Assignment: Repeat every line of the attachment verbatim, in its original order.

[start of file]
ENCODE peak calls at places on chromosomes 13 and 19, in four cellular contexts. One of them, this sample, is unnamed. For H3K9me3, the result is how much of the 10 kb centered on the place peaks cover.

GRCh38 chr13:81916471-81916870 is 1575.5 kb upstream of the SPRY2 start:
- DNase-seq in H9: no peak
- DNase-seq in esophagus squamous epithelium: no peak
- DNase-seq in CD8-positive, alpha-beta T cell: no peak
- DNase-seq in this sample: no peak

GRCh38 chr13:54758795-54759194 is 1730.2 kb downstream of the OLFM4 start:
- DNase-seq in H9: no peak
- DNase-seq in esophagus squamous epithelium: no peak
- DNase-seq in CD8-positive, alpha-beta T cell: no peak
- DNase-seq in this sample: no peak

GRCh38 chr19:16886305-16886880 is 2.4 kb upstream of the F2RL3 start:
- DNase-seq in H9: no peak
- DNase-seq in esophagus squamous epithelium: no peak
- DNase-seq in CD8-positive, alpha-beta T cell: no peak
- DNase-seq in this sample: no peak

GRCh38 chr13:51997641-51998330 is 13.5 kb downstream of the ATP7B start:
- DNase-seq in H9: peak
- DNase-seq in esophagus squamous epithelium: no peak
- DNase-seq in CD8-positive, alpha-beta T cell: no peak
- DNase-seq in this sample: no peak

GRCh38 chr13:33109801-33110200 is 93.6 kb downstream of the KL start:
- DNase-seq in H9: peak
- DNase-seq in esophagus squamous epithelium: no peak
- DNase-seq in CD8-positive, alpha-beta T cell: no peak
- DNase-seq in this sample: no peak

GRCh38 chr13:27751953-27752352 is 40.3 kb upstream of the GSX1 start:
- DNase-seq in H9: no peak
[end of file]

ENCODE peak calls at places on chromosomes 13 and 19, in four cellular contexts. One of them, this sample, is unnamed. For H3K9me3, the result is how much of the 10 kb centered on the place peaks cover.

GRCh38 chr13:81916471-81916870 is 1575.5 kb upstream of the SPRY2 start:
- DNase-seq in H9: no peak
- DNase-seq in esophagus squamous epithelium: no peak
- DNase-seq in CD8-positive, alpha-beta T cell: no peak
- DNase-seq in this sample: no peak

GRCh38 chr13:54758795-54759194 is 1730.2 kb downstream of the OLFM4 start:
- DNase-seq in H9: no peak
- DNase-seq in esophagus squamous epithelium: no peak
- DNase-seq in CD8-positive, alpha-beta T cell: no peak
- DNase-seq in this sample: no peak

GRCh38 chr19:16886305-16886880 is 2.4 kb upstream of the F2RL3 start:
- DNase-seq in H9: no peak
- DNase-seq in esophagus squamous epithelium: no peak
- DNase-seq in CD8-positive, alpha-beta T cell: no peak
- DNase-seq in this sample: no peak

GRCh38 chr13:51997641-51998330 is 13.5 kb downstream of the ATP7B start:
- DNase-seq in H9: peak
- DNase-seq in esophagus squamous epithelium: no peak
- DNase-seq in CD8-positive, alpha-beta T cell: no peak
- DNase-seq in this sample: no peak

GRCh38 chr13:33109801-33110200 is 93.6 kb downstream of the KL start:
- DNase-seq in H9: peak
- DNase-seq in esophagus squamous epithelium: no peak
- DNase-seq in CD8-positive, alpha-beta T cell: no peak
- DNase-seq in this sample: no peak

GRCh38 chr13:27751953-27752352 is 40.3 kb upstream of the GSX1 start:
- DNase-seq in H9: no peak